Despite the first-rate power pop attack led by fine singer/guitarist Peter Hayes, Washington DC’s High Back Chairs is probably best remembered as the final stop in Jeff Nelson’s career as a drummer (besides Minor Threat, the co-owner of Dischord Records spent quality time in Teen Idles, Grand Union, Egg Hunt, 3 and Senator Flux), and as the first group home of Velocity Girl drummer Jim Spellman, who played guitar in the quartet alongside Hayes and bassist Charles Steck (ex-Velvet Monkeys).
Of Two Minds‘ eight songs are polished but gripping, hard and mean. Benefiting from Ted Nicely’s production, the record — underneath the usual great melodic wall of guitars — is one of Dischord’s first excursions into roots-rock pop. “Miles to Inches” and “Doldrums” have the reports of a small cannon and hooks so clean and big they’re as grabby as a little kid in a shopping cart. The mix of spirited earnestness and streamlined rock power is enormously appealing.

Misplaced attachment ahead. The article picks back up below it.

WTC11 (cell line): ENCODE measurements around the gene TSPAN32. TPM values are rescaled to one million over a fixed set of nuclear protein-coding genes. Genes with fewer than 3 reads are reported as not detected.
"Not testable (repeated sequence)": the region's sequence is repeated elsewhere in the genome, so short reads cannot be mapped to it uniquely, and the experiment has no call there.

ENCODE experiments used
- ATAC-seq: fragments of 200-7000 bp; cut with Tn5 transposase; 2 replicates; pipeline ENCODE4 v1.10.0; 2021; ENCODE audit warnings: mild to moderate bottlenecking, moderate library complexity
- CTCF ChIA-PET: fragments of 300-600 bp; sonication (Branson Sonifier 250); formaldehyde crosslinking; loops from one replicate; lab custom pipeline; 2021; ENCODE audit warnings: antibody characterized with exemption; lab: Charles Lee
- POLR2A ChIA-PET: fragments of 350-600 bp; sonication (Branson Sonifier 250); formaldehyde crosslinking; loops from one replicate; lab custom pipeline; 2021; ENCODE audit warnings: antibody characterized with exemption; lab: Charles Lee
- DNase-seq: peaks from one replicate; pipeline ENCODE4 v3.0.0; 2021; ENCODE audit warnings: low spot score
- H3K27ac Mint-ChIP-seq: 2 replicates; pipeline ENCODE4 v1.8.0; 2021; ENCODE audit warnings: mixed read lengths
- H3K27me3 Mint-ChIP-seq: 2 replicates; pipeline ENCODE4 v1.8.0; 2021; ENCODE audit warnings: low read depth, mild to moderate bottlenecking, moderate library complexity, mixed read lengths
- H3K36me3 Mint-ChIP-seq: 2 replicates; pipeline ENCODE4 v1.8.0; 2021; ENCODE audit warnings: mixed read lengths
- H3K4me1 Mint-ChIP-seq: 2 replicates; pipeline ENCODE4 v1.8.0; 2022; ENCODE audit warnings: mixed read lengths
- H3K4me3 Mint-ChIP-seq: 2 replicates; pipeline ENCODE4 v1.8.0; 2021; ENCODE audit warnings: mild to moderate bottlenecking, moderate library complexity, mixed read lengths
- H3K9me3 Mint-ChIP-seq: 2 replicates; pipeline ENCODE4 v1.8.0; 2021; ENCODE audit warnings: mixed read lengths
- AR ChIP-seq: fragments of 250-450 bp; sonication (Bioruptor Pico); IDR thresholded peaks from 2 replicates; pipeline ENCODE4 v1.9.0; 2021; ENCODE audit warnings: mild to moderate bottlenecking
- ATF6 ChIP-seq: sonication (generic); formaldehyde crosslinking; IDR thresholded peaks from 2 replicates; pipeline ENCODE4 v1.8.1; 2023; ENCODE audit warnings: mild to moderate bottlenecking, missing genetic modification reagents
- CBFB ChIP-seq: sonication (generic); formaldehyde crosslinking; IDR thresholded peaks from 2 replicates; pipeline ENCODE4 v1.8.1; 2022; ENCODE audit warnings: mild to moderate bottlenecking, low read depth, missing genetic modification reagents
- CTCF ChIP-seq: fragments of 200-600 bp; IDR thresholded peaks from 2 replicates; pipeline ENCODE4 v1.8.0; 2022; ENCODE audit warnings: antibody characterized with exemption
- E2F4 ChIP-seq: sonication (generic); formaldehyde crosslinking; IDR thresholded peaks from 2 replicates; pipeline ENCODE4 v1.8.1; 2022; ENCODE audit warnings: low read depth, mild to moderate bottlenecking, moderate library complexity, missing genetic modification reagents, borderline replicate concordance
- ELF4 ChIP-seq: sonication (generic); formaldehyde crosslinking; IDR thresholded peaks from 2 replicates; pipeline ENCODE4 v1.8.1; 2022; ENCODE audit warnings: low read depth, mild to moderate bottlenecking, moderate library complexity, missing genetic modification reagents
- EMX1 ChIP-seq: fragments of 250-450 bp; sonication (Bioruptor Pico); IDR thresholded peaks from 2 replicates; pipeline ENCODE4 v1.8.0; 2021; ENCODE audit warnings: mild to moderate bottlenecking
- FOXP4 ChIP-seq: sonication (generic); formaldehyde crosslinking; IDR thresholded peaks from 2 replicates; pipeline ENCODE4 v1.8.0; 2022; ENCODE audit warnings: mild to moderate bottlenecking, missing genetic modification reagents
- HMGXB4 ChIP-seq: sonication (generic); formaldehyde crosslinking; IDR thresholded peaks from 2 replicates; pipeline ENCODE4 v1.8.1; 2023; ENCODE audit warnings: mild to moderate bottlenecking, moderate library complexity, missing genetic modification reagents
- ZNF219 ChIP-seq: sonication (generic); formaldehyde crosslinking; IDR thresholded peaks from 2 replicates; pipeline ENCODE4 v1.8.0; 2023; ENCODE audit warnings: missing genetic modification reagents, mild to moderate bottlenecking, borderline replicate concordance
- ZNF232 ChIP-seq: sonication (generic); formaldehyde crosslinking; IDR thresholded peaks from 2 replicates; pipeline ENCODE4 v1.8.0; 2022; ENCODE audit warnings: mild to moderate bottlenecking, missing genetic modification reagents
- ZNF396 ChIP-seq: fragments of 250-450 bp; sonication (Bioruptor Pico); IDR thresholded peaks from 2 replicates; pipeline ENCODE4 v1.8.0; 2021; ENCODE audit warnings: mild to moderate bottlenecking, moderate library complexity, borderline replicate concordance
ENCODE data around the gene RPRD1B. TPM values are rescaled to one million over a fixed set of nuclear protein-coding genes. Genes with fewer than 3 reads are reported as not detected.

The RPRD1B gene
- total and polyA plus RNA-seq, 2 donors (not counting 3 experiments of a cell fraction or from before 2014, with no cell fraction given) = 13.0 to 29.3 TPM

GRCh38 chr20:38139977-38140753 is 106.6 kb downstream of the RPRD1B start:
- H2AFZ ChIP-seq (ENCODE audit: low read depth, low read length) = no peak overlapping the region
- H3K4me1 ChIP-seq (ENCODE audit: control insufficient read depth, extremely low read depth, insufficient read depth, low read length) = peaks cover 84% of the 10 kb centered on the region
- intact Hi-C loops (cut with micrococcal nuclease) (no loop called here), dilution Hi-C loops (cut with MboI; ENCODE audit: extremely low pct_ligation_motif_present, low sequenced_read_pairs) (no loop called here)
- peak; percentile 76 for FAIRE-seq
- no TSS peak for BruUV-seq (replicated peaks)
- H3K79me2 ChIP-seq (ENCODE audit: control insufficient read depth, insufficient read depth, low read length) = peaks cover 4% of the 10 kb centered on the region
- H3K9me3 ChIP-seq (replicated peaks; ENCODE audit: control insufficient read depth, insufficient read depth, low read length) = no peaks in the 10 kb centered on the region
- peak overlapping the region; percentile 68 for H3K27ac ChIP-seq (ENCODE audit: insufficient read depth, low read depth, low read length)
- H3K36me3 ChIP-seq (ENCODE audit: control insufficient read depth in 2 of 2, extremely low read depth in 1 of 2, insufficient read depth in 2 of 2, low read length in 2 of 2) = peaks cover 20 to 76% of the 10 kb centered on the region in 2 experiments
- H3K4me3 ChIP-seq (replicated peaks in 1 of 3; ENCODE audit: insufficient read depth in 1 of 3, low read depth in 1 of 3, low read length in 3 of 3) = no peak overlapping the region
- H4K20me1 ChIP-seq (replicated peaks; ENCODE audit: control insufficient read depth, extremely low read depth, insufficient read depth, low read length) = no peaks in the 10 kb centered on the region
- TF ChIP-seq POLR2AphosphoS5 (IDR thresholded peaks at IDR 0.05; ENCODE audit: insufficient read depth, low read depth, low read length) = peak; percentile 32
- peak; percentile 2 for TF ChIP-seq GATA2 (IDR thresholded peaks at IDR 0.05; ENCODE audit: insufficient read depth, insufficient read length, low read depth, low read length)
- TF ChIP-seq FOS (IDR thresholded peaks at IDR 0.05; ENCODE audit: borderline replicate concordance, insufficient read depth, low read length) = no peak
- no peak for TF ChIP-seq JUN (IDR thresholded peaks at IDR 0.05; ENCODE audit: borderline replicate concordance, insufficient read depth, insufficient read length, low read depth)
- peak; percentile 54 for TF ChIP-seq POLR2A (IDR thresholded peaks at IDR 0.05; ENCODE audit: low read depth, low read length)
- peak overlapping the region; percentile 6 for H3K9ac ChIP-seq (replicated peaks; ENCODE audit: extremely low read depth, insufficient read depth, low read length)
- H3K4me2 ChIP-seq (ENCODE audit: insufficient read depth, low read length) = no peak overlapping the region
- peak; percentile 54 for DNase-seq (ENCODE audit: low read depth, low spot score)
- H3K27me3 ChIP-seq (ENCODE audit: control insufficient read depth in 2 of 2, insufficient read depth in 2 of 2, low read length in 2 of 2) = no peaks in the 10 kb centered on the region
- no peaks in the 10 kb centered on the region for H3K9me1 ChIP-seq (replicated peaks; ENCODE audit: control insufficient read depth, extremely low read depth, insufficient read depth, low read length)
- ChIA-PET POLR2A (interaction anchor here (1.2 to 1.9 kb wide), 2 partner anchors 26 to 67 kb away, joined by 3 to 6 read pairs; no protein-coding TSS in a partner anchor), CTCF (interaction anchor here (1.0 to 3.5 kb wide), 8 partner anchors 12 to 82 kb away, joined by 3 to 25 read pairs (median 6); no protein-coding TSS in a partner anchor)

Also produced by Nicely, Curiosity and Relief is no departure. Crisp guitars again rule the day, with more sing-song pop choruses, heavy bass and drums, lulling backing vocals and a ’60s-meets-’80s feel. The outstanding “Share” is representative of the half-dozen selections, but the band also tries some quieter moments, such as “Unending,” which approaches prettiness without pulling up lame. Coming out at a time when grunge held a lot of sway in Amerindie land, this breezy, supremely melodic, gutsy rock seemed almost noble. Replacements were enlisted when Nelson decided to retire from playing and Spellman pledged his troth to his other band (selling his Les Paul in the process), but two original Chairs missing soon meant no chairs at all, and the band folded.